Olena and her daughter Olena photographed together back home
Olena and her daughter Olena photographed together back home (Unknown)

Olena and her children left their home, on 4 March, travelling for four days by train to get to Lviv: “When we left, there was a lot of people panicking. At one of the stations, Kropyvnytskyi, I had to sit in the bomb shelters to the sound of sirens. Then we went to Lviv, lying straight on the floor because there was no place and without strength because we almost slept for three days.

“In Lviv for two days, we were received by a very kind person, we rested and on 10 March, we went to Poland, to the city of Rzeszow.

“It hurts, that innocent people suffer, children. It’s scary, it’s cruel.”

Oleh says: “They travelled for four days, by three trains, changing all the time. They took a bit of food and water with them, but they were given it for free as well.

“They slept wherever they could; on chairs, on the floor, wherever they could in train stations. Olena’s mother is in Lviv and she’s hoping, over the next few days, to make it to Poland. She would like her mother, Ludmila, to come live here.

“She couldn’t join them on their way here because the road was very difficult. She’s 65-years-old. Her job was quite hard so she has trouble with her heart, she has tables she has to take every single day. She does walk, but it’s very slow and very difficult.”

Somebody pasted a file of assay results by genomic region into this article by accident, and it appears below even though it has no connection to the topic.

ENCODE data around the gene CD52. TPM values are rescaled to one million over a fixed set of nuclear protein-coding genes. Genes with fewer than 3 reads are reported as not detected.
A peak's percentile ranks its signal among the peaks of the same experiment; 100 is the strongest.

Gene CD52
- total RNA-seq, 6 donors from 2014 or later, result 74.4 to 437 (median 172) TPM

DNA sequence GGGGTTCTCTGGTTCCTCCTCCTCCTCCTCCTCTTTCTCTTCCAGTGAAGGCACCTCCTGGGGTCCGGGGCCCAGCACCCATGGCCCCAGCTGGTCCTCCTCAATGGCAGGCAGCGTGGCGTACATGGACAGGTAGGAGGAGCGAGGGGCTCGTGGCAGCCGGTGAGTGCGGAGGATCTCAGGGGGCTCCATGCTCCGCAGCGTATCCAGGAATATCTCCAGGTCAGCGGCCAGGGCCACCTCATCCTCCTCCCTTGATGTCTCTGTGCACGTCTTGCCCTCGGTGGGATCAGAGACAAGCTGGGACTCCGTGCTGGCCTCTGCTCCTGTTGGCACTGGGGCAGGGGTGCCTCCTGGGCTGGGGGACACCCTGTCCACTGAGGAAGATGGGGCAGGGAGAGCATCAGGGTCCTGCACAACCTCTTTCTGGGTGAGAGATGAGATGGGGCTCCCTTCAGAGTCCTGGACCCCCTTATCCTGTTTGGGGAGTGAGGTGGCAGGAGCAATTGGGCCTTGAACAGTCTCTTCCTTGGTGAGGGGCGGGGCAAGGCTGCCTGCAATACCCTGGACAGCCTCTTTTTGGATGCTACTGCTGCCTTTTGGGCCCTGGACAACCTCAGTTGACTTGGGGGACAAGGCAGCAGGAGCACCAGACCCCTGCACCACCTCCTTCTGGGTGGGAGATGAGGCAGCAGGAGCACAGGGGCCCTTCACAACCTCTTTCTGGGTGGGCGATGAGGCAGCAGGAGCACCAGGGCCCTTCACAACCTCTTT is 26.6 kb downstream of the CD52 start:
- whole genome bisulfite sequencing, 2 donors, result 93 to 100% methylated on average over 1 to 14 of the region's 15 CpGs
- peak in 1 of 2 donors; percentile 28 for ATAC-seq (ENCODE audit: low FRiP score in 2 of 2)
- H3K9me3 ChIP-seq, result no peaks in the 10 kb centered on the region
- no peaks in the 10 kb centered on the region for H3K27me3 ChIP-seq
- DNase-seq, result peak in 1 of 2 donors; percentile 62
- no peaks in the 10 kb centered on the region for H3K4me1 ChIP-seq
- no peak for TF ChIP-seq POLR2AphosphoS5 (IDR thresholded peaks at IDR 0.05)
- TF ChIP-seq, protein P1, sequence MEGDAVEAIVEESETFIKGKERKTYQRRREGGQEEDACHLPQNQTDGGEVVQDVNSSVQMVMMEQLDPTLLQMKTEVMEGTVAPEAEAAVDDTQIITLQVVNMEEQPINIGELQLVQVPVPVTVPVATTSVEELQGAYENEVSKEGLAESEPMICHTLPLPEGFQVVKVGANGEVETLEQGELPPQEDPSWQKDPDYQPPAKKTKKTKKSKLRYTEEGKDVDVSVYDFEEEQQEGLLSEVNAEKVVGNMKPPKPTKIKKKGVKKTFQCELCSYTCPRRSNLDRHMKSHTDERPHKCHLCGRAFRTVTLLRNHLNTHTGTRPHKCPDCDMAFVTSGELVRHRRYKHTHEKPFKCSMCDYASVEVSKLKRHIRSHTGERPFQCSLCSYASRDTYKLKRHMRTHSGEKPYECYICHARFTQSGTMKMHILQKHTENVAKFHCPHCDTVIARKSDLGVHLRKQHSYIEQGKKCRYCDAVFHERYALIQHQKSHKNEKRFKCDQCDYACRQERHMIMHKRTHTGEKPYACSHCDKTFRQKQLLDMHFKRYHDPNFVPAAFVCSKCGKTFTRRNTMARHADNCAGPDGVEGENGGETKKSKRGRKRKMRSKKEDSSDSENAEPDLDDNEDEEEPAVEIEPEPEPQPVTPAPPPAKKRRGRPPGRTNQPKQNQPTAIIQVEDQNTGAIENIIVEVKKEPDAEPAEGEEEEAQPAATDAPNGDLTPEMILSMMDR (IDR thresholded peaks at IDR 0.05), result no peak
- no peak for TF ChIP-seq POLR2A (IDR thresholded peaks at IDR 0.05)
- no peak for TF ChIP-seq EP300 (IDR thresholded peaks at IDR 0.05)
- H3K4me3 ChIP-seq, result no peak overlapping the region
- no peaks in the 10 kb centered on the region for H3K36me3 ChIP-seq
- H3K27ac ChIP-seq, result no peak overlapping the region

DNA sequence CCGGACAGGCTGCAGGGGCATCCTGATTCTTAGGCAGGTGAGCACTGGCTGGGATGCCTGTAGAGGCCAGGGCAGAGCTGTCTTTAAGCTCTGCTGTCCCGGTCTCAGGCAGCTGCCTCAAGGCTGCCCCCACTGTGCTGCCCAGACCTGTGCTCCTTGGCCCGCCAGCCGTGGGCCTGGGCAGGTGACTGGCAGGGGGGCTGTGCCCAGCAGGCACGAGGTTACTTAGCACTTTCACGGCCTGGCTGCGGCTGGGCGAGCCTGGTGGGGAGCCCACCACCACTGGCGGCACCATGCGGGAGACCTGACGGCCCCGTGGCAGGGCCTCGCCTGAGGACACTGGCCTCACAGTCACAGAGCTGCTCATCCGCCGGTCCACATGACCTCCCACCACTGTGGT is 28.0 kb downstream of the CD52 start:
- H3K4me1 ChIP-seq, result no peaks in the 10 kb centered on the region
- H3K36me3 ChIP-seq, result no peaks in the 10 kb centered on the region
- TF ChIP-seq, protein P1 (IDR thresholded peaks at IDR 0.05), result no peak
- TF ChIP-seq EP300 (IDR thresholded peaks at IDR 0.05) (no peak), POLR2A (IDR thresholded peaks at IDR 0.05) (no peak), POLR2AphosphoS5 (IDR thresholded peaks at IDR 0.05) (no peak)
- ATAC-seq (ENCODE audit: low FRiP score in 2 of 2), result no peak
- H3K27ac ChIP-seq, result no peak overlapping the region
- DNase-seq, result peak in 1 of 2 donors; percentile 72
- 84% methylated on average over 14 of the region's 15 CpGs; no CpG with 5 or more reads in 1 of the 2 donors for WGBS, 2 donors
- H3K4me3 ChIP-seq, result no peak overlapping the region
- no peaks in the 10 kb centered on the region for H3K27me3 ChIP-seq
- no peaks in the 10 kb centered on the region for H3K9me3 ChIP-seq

Once in Rzeszow, they spent two days at different aid centres before they found a hostel.

“They had one room for the three of them. They had to live in that for three weeks, in that one room. It’s a very long wait for English visas,” Oleh translates.

“In the hostel they gave them food and drinks. They could wash and get clothes.

“Because they left behind everything at home. They came over with basically nothing.”

Olena and her children were able to come to Aberystwyth after they were sponsored by a local resident and Home Cafe owner, Ahmet Acikel.

“I thought they would have big luggage but they only had one suitcase between them.

“So we went to Matalan today and we bought some clothes and pyjamas, socks, and things like that. Lev is very active, so I bought him a bike second hand on Facebook marketplace. I’m trying to make them comfortable and settled here.

“We haven’t seen it first-hand, what they’re going through over there. But Olena cries everyday. I’m trying to calm her down, but it’s not easy. It’s going to take time to heal.”